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Captive deer, elk found with CWD
Officials say quick action is needed to prevent the disease from spreading to native herds.

December 23, 2001 Omaha World-Herald by Larry Porter
Two more white-tailed deer and one elk from captive herds on a Sioux County ranch near Harrison have tested positive for chronic wasting disease, bringing the number of confirmed infected animals to seven deer and seven elk.

Nebraska Game and Park Commission officials are negotiating with rancher Richard Edwards on how to kill an estimated 200 whitetails that remain confined.

Edwards earlier agreed to a proposal by the Nebraska Department of Agriculture that will pay him a maximum of $ 3,000 for each bull elk that will be killed. Edwards said he has 95 or 96 bulls, and all but six yearlings will qualify for the maximum payment, which would total about $ 270,000. "We've sold several bulls for more than $ 20,000," Edwards said. "The average price for each bull is $ 7,500. The Department of Agriculture will pay us about half of what they're worth. That other half is where the profits are, so all we'll be doing is about breaking even."

Developing a reimbursement plan to kill the captive deer is much more sticky. Although it is legal to have captive elk, it is illegal to keep whitetails in captivity.

"I can't be compensated for the deer because I don't own them," Edwards said. "They belong to the state."

But Edwards believes he deserves compensation if all the deer on his property are killed because the value of his land is directly linked to the wildlife that lives on it.

Many sportsmen are opposed to the idea of the commission paying Edwards with money that comes from them. But Kirk Nelson, assistant director in charge of wildlife, said the matter requires immediate action.

"This is an emergency situation," Nelson said. "Time is of the essence. We have to follow the wisest course to prevent CWD from being spread to our native herds.

"It may be a bitter pill for our sportsmen to swallow if we have to come to an agreement with (Edwards). But drastic measures may be necessary. It might already be too late, but we can't assume that."

Edwards rejects the notion that his captive animals might spread CWD to wild animals. He said it's the other way around.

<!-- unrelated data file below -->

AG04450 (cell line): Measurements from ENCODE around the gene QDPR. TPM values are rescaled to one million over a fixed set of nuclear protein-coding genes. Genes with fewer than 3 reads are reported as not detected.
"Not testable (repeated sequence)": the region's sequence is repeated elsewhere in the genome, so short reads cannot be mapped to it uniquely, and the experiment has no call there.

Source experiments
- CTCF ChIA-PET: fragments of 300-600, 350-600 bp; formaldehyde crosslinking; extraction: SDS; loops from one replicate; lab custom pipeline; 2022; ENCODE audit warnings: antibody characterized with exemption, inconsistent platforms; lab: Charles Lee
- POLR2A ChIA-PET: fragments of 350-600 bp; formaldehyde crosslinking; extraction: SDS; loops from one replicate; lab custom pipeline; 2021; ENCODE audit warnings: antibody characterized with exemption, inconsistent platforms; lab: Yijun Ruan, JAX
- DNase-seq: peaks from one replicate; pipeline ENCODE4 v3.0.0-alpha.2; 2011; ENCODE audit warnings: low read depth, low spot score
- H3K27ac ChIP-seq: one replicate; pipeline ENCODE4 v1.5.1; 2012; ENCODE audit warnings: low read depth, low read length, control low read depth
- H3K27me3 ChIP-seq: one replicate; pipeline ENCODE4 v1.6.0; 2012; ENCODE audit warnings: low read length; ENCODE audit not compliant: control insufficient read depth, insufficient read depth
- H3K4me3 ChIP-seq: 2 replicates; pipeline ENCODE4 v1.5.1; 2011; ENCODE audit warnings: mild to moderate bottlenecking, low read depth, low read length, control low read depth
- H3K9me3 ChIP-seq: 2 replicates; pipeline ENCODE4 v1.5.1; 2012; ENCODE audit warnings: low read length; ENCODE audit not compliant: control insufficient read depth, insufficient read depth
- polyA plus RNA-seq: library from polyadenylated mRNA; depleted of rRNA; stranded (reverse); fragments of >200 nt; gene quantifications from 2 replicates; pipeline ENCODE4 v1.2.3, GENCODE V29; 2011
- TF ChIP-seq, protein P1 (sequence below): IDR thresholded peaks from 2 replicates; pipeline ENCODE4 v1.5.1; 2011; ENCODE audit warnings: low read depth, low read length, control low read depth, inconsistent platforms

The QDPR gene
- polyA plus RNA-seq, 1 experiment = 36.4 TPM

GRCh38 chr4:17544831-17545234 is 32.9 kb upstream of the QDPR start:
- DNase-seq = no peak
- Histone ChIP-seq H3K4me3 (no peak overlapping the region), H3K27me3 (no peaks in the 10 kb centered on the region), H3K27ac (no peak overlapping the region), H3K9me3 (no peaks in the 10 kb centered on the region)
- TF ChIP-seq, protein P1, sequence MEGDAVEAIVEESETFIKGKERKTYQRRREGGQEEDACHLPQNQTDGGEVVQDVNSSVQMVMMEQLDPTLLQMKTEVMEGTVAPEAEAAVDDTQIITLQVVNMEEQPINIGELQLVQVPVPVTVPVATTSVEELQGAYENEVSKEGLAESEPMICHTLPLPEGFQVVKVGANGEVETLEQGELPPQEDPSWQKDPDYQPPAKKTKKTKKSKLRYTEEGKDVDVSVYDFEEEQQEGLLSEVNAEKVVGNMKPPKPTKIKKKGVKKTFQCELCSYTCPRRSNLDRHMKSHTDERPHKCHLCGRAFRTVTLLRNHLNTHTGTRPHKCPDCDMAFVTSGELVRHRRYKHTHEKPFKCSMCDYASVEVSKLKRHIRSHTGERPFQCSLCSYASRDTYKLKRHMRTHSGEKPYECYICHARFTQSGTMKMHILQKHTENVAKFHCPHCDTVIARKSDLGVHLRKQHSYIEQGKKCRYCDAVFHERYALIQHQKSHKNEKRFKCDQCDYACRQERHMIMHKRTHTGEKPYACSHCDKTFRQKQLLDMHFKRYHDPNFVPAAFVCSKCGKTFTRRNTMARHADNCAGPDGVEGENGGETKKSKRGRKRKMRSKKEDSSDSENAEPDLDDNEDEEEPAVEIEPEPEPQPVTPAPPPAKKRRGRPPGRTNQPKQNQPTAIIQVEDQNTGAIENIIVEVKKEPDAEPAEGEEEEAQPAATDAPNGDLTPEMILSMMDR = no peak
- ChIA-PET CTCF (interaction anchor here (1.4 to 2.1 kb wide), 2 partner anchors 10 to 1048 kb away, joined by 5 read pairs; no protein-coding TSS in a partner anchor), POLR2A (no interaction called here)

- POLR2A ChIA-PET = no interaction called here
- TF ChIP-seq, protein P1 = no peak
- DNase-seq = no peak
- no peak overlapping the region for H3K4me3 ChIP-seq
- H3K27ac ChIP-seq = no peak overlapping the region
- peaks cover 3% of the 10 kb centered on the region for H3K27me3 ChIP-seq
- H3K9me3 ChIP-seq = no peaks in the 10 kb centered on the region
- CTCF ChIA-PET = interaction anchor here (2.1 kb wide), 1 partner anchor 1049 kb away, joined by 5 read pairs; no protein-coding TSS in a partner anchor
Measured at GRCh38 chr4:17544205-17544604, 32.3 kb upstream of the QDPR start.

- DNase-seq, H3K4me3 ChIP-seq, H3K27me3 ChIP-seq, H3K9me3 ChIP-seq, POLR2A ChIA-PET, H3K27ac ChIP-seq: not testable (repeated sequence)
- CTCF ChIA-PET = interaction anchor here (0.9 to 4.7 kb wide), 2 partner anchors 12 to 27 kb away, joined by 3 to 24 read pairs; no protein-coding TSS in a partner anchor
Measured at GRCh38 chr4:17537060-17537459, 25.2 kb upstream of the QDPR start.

"We think our elk got the disease from the wild deer that were here," Edwards said.

Two of Edwards' elk tested positive for CWD in December 2000. The seven deer have tested positive within the past two months. Officials believe the disease was transmitted to the captive deer by the captive elk.

Edwards said none of his elk can be traced to a herd in which CWD has been found. Only one other infected herd has that distinction, he added, and that herd is in an area of Colorado where CWD has infected wild animals.

Nelson said commission officials are considering several options, including legal action that would force Edwards to kill all of the confined deer.

"If this is, indeed, a captive whitetail herd," Nelson said, "we can try legal action. But if (Edwards) gets an injunction, then the delay process begins. We could win the battle in court and lose the war because it would take so long.

"Our biologists don't want to wait at all. It's time for action. It's an ugly situation. The more people know about it, the more they will realize why we have to do what we have to do."

Edwards moved from Wyoming to Nebraska about 10 years ago to establish a confined hunting operation.

"My intention was to raise domestic whitetails from the get-go," Edwards said. "That's why I moved here."

But he said commission officials encouraged him not to raise domestic whitetails. Instead, he said he was encouraged to manage the wildlife that already was living on his land. Edwards said he still applied for a permit to raise domestic elk and whitetails.

"Right after that is when Game and Parks started to encourage legislation outlawing private ownership of whitetails in the state," Edwards said. "I didn't originally come over here to put up a high fence and manage the state's deer on my land. But they passed a law after I submitted an application.

"When I purchased my land, it was legal to have whitetails. I'm grandfathered in. That's what I keep telling (commission officials)."

A controversial issue is the height of the fence that encloses the deer.

Gary Schlichtemeier of Alliance, a commission biologist, said Edwards told him before CWD was discovered in the deer herd that the fence was 8 feet high.

Thus, Nelson said, technically the deer could not be considered captive because whitetails can jump over an 8-foot fence. Jumping a 10-foot fence is much more difficult.

"Because the deer supposedly could come and go," Nelson said, "we couldn't inspect the facility because it wasn't a captive herd."

On Dec. 6, after some deer had tested positive, Commission Director Rex Amack met with Edwards. Amack, fearful that infected deer could go over the fence, asked how high it was. Edwards told him it was 10 feet high.

"I never told anybody it was an 8-foot fence," Edwards said. "It's been a 10-foot fence since the day we built it."

Nelson said it became illegal to own captive whitetails in 1992. Edwards said his fence was completed in 1993. The 200 or so whitetails that now live behind the fence are descendants from a few that were on the land when it was enclosed, Edwards added.


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